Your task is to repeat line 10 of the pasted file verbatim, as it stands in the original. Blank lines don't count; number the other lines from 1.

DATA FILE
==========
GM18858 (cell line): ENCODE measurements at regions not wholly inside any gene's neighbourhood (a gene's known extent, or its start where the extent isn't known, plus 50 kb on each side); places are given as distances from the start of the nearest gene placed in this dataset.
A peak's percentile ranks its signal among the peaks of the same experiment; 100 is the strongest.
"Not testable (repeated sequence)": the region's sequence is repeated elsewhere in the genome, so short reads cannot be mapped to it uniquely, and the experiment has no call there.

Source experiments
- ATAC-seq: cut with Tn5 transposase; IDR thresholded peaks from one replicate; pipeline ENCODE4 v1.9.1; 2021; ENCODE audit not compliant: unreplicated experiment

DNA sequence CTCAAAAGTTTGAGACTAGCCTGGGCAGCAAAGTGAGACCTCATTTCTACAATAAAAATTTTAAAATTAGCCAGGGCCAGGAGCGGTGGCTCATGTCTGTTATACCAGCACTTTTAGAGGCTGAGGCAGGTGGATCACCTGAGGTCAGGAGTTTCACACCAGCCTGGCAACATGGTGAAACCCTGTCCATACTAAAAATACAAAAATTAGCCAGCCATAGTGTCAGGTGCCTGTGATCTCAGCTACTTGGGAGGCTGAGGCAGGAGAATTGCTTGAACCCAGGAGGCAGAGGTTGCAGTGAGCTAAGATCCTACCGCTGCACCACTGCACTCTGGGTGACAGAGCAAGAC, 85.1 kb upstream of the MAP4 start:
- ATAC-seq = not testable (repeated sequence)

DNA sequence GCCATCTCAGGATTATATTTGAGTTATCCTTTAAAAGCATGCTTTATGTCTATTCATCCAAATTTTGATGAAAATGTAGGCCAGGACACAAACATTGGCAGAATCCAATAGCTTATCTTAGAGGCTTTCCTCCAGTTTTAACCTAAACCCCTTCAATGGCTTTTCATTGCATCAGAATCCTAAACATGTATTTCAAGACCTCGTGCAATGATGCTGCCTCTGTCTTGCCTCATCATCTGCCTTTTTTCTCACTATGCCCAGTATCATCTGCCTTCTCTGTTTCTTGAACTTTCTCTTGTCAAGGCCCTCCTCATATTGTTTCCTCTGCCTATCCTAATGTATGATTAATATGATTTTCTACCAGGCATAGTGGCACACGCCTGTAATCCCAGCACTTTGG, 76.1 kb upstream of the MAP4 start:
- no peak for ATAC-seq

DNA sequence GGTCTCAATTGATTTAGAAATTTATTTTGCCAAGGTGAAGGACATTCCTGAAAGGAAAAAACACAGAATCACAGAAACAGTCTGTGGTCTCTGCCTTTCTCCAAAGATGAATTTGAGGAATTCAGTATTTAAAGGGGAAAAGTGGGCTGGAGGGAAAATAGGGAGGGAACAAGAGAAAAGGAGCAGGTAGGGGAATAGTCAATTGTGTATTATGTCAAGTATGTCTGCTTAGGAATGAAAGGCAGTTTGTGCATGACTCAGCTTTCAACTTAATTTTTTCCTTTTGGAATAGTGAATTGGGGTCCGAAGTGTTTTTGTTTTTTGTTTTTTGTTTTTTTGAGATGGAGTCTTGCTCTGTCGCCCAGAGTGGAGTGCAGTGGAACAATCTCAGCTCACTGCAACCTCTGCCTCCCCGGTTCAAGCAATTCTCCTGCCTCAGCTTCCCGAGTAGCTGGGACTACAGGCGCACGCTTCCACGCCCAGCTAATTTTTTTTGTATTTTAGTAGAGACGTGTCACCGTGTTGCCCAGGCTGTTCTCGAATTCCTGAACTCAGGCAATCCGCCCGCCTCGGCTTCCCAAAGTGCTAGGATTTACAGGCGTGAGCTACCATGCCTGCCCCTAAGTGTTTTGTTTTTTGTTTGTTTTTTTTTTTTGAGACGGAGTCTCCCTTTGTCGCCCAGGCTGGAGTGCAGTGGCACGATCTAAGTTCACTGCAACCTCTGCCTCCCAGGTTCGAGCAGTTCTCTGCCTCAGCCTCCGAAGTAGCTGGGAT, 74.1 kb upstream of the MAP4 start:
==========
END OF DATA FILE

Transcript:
DNA sequence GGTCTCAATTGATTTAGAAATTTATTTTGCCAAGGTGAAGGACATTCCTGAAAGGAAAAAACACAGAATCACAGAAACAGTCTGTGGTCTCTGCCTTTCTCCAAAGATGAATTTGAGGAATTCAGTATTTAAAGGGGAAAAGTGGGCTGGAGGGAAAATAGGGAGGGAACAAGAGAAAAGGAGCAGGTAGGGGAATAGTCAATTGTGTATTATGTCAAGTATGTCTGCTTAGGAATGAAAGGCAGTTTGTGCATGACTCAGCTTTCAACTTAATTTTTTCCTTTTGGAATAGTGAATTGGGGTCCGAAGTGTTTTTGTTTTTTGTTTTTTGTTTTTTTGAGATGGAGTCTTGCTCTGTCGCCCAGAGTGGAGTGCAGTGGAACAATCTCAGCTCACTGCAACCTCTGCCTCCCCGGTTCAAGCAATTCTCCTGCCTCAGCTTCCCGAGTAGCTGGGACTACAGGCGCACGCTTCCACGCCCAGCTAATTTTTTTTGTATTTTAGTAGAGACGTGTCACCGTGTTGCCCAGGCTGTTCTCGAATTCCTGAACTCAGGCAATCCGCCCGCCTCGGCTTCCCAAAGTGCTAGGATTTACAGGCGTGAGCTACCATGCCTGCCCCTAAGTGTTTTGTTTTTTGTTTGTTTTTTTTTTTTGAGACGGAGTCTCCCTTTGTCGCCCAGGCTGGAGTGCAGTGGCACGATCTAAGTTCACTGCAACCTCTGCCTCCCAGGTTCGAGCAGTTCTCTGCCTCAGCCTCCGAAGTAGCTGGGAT, 74.1 kb upstream of the MAP4 start: